hi my dog is 8 year old rottweiler . recently he was not able to pass urine and vet doc near my place asked us to take dog for surgery due to perineal hernia obstructing the bladder. They did two procedures on both sides in two different days. the first suture healed. the second surgery suture is giving away. the dog is on complete bed rest with just liquids and rice. the doc has already done twice suturing but it has given away again. i am concerned. is this normal. why is the suture giving away again and again? we are giving laxatives with milk as his diet with everyday dressing to suture area, still why is the suture giving away? he is tied down and always sleeping. i feel my dog is in pain and not i feel sad looking at him like this. i am not happy with my vet doc who are taking care of him. what to do.. please help me to take care of him vijetha India

May 26, 2018

Raph's Owner

answer-icon

Dr. Michele K. DVM

recommendation-ribbon

1611 Recommendations

Without being able to see Raph, or look at the suture sites, I'm not sure why this is happening to him, whether it is infection, a problem with his skin, or a problem with the surgery. If you are able to get a second opinion from another veterinarian, it may help to explain what is happening, and get any treatment for pain or infection that he may need. I hope that he is okay.

May 26, 2018

Was this experience helpful?

dog-name-icon

Poopie

dog-breed-icon

Maltese

dog-age-icon

9 Years

pill-rating-filledpill-rating-filledpill-rating-filledpill-rating-filledpill-rating-filled

Serious severity

thumbs-up-icon

0 found helpful

pill-rating-filledpill-rating-filledpill-rating-filledpill-rating-filledpill-rating-filled

Serious severity

Has Symptoms

Swelling
Constipation
Perineal Hernia

Our 9 year old maltese was diagnosed with a perineal hernia last night at the emergency vet. We had previously been told that he had cancerous pollups but after last night we found out that this is not the case. When we took him in his anus was swollen to the size of a baseball. He has been having problems defecating for the past few months and has been taking stool softeners regularly. After further examination they found out that it was his bladder that was being pushed outwards. They were able to push the bladder back to where it is supposed to be for now. They also discovered that his urethra is abnormally small which causes him to strain even harder to urinate. The emergency vet is recommending that we have the surgery or put him to sleep in the next day or two. Aside from the surgery being very expensive we have some concerns about the procedure itself and the life expectancy and quality of life afterwards. The emergency vet keeps telling us that there is only a 40% survival rate with this surgery as it is very invasive. We have not been told a whole lot about how his life would be if the procedure went well. How his recovery time would be and the possibility of going back to the spunky, energetic dog he was before. Any answers are greatly appreciated.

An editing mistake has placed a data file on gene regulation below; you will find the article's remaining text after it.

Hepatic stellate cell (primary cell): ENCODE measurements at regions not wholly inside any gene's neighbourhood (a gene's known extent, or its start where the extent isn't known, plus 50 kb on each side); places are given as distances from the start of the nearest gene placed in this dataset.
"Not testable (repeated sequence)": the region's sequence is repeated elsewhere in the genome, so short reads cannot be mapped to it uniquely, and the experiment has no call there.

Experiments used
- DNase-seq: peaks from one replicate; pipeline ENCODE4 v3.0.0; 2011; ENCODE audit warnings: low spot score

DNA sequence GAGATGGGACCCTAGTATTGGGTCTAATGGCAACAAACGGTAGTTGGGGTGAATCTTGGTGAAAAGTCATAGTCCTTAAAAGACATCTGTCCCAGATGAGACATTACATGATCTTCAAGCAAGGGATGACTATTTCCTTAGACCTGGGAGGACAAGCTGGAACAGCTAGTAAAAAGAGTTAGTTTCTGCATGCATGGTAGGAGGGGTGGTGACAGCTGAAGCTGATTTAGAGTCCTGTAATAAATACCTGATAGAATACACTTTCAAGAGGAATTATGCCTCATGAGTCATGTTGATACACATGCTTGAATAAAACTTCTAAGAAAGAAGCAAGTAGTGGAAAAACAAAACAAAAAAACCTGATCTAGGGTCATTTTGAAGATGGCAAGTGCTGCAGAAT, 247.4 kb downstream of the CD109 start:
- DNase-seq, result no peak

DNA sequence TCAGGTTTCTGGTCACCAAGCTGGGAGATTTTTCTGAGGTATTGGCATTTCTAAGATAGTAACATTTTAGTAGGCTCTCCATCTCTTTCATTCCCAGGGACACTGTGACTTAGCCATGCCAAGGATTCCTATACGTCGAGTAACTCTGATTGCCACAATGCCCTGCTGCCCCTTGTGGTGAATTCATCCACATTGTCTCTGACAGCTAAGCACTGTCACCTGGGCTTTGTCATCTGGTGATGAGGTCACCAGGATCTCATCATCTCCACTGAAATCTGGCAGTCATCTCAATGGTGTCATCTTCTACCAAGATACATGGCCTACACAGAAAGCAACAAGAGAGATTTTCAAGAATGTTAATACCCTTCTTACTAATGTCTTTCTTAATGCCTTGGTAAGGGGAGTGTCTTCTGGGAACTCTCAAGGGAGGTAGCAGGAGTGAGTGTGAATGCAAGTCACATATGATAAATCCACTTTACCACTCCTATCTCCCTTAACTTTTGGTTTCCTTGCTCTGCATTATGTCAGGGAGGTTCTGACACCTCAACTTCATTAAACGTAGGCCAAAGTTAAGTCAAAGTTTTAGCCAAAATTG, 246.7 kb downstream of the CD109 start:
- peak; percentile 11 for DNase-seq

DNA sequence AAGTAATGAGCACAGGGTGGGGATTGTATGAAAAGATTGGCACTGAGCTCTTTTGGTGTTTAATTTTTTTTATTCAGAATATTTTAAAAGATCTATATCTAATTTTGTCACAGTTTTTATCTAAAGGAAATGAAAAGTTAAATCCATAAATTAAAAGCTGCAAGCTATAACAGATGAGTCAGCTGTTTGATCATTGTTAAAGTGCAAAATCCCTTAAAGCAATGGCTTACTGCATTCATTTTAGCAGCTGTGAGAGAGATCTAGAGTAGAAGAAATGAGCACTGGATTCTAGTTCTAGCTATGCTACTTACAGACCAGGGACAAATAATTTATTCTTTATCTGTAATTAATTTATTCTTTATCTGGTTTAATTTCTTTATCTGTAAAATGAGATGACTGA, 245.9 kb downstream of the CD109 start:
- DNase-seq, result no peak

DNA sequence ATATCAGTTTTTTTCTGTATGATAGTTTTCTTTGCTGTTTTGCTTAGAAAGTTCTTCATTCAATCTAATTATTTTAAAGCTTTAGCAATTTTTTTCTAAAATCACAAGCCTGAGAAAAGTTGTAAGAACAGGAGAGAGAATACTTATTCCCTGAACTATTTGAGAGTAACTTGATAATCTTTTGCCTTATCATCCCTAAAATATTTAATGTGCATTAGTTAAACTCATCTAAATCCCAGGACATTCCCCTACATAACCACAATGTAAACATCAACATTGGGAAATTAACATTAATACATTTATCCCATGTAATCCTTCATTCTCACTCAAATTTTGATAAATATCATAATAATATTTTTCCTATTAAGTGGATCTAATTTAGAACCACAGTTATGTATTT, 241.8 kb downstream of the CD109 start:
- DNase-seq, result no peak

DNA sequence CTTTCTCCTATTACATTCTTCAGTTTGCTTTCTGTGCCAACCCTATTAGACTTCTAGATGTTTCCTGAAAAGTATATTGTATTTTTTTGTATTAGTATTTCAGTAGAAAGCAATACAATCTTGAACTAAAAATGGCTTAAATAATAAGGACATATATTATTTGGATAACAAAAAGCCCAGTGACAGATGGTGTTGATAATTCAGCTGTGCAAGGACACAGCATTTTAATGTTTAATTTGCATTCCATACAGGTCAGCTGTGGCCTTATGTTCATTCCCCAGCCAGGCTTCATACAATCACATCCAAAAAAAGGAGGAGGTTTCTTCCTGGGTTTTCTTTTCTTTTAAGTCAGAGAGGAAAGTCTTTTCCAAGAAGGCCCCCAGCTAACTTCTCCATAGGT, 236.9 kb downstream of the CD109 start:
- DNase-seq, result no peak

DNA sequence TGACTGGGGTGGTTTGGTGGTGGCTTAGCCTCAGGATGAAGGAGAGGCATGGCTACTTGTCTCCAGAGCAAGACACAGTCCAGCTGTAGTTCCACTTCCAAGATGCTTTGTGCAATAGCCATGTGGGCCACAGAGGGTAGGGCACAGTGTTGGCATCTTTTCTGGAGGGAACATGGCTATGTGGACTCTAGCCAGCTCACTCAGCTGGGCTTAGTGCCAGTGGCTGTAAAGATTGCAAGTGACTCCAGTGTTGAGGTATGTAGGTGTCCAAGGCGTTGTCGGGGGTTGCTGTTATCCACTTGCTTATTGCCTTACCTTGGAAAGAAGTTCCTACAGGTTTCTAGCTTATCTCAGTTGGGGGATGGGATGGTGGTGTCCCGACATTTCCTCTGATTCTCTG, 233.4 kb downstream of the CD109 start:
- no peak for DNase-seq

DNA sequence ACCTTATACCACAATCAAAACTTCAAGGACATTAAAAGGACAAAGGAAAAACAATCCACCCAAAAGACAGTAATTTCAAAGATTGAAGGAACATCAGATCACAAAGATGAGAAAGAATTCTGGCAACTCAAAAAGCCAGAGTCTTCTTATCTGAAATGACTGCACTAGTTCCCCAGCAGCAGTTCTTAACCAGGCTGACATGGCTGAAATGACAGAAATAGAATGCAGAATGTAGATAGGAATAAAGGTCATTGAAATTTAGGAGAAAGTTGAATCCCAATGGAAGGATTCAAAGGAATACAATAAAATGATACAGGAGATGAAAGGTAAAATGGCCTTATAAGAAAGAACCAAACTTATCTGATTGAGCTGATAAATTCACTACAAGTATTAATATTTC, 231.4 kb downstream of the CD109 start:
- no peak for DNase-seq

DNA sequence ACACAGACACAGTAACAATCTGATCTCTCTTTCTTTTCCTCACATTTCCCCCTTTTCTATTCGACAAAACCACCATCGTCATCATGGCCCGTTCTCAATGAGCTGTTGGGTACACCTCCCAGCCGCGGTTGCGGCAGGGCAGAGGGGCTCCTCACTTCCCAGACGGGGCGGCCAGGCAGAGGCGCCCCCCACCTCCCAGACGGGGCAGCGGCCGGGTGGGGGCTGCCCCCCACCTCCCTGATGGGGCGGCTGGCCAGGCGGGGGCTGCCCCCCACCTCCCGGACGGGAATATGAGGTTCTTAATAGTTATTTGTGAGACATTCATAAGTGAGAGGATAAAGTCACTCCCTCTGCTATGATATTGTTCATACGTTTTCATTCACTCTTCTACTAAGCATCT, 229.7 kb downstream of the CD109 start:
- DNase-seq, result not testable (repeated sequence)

May 15, 2018

Poopie's Owner

answer-icon

Dr. Michele K. DVM

recommendation-ribbon

1611 Recommendations

If the procedure goes well, he should be markedly improved, as the hernia will be closed and his organs will stay inside his body where they belong. There are risks with the surgery, and those depend on the degree of the hernia and Poopie's health status otherwise, but if his bladder is herniating outside of his body wall, that is not a compatible condition with long term life, and surgery may be his only option. It would be best to discuss the details of his surgery and recovery with your veterinarian. I hope that all goes well for him.

May 15, 2018

Was this experience helpful?

dog-name-icon

Bella

dog-breed-icon

Yorkie

dog-age-icon

11 Years

pill-rating-filledpill-rating-filledpill-rating-filledpill-rating-filledpill-rating-filled

Fair severity

thumbs-up-icon

0 found helpful

pill-rating-filledpill-rating-filledpill-rating-filledpill-rating-filledpill-rating-filled

Fair severity

Has Symptoms

My 11 y/o female Yorkshire terrier had a bilateral perineal hernia repair almost 3 weeks ago by a Board certified surgeon. Today, I notice a bulge again on her left anal area when he barked but went inside right after. Is this a normal occurrence during healing process or a failed surgery? Please advised.

Oct. 23, 2017

Bella's Owner

answer-icon

recommendation-ribbon

3320 Recommendations

Perineal hernias have a recurrence rate of around 10% to 15% as stated on the American College of Veterinary Surgeons website page on the subject; if you are noticing a bulge you should return to the Specialist for a check of the site to make sure that there isn’t anything to be immediately concerned with. It is important that Bella is on stool softeners and isn’t straining whilst defecating. Regards Dr Callum Turner DVM www.acvs.org/small-animal/perineal-hernias

Oct. 23, 2017